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What happens when, say, the matrix A does have pure imaginary eigenvalues? Then all bets are off, as the following example shows.
Start with the linear system
X = y
Ó = -x
The system matrix has the pure imaginary eigenvalues ±i, making the origin a center. Now give the system a nonlinear perturbation to get
x = y - x3
y = -x
The behavior of the linearized system does not always accurately predict the behavior of the nonlinear system.
See Chapters 10 and 12 for
more on separatrices.
-0.5 0 0.5 1
Linear system Perturbed system
Figure 7.3: Nonlinear terms convert a linear center to a nonlinear sink.
By picturing the direction field defined by this system, we can see that each vector has been nudged slightly inward, toward the origin. This causes solutions to spiral inward, making (0, 0) a spiral sink. Figure 7.3 shows trajectories from the original linear system on the left, and a trajectory of the nonlinear system on the right, spiraling inward. Now it should be clear why we had to exclude pure imaginary eigenvalues!
? What happens if you perturb the linear system by adding the x3 term, instead of subtracting? What about the system Ó = y — x3, / = —x + y3?
and Saddle Points
A linear saddle point has two trajectories that leave the point (as time increases from —to) along a straight line in the direction of an eigenvector. Another two trajectories approach the point (as time increases to +to) along a straight line in the direction of an eigenvector. These four trajectories are called saddle separatrices because they divide the neighborhood of the saddle point into regions of quite different long-term trajectory behavior. The left plot in Figure 7.4 shows the four separatrices along the x- and y- axes for the linear system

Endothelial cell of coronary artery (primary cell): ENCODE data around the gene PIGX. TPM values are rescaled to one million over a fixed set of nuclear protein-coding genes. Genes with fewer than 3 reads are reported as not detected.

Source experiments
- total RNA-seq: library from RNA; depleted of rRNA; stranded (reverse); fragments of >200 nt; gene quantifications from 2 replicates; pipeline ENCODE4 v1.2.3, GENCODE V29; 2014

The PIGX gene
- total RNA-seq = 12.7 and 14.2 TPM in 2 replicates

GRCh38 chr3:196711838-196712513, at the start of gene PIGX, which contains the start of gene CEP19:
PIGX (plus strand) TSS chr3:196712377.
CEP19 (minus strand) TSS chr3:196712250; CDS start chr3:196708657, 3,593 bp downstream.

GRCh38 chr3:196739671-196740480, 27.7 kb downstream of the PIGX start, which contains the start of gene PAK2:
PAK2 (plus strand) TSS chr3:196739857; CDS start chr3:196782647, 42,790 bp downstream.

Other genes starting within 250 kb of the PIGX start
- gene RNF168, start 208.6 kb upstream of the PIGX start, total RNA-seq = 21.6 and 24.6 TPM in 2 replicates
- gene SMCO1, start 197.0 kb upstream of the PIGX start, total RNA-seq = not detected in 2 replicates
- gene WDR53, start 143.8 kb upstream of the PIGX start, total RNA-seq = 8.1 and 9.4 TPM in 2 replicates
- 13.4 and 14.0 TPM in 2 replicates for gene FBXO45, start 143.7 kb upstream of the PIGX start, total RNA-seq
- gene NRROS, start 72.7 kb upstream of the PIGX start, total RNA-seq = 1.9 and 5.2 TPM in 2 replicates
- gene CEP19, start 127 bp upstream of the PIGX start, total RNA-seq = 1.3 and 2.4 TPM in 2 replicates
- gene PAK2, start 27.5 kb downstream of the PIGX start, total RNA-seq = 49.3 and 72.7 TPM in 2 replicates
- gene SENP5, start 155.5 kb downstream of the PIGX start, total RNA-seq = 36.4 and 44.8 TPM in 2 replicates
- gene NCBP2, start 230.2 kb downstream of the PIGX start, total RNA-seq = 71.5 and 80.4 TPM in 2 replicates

/ = x, y = — y (8)
with a saddle point at the origin. The two that leave the origin as t increases are the unstable separatrices, and the two that enter the origin are the stable separatrices.
If we add some higher-order nonlinear terms to a linear saddle-point system, the separatrices persist but their shapes may change. They still divide a neighborhood of the equilibrium point into regions of differing long-term behavior. And, most importantly, they still leave or approach the equilibrium
Behavior of Solutions Away from Equilibrium Points
(a) Trajectories of System (8)
(b) Trajectories of System (9)
Figure 7.4: Saddle separatrices lie along the axes in (a); two of the separatri-ces are bent to the right by a nonlinearity in (b).
point tangent to eigenvectors of the linearized system. The right plot in Figure 7.4 suggests all this for the system (8) with a nonlinear term tacked on:
/ = x- y2, y = -y (9)
Note how the nonlinearity bends two of the separatrices.
¦ Behavior of Solutions Away from Equilibrium Points
The nonlinear terms are critical in determining trajectory behavior far away from an equilibrium point.
While we can use linearization in most cases to determine the long-term behavior of solutions near an equilibrium point, it may not be a good method for studying the behavior of solutions “far away” from the equilibrium point. Consider, for example, the spider-fly system of Module 7:
S = -4S + 2SF,
F = 3( 1-ó \F-2SF
where S is a population of spiders preying on F, a population of flies (all measured in thousands). This nonlinear system has several equilibrium points, one of which is at p* = (0.9, 2).
Take a look at the graphics windows in Experiment 2 of “The Spider and Fly” (Screen 1.4). The trajectories of the linearized system that are close to p* approximate well those of the nonlinear system. However, trajectories of the linearized system that are not near the equilibrium point diverge substantially from those of the nonlinear system, and may even venture into a region of the state space where the population of spiders is negative!
? Look at the Library file “Mutualism: Symbiotic Interactions” in the “Population Models” folder and investigate the long-term behavior of solution curves by using linear approximations near equilibrium points.
An attracting spiral sink (a = —1).
A repelling spiral source and attracting limit cycle (a = 1).
Figure 7.5: The system, Ó = y + ax — x3, y = —x, undergoes a Hopf bifurcation to an attracting limit cycle as the parameter transits the value a = 0.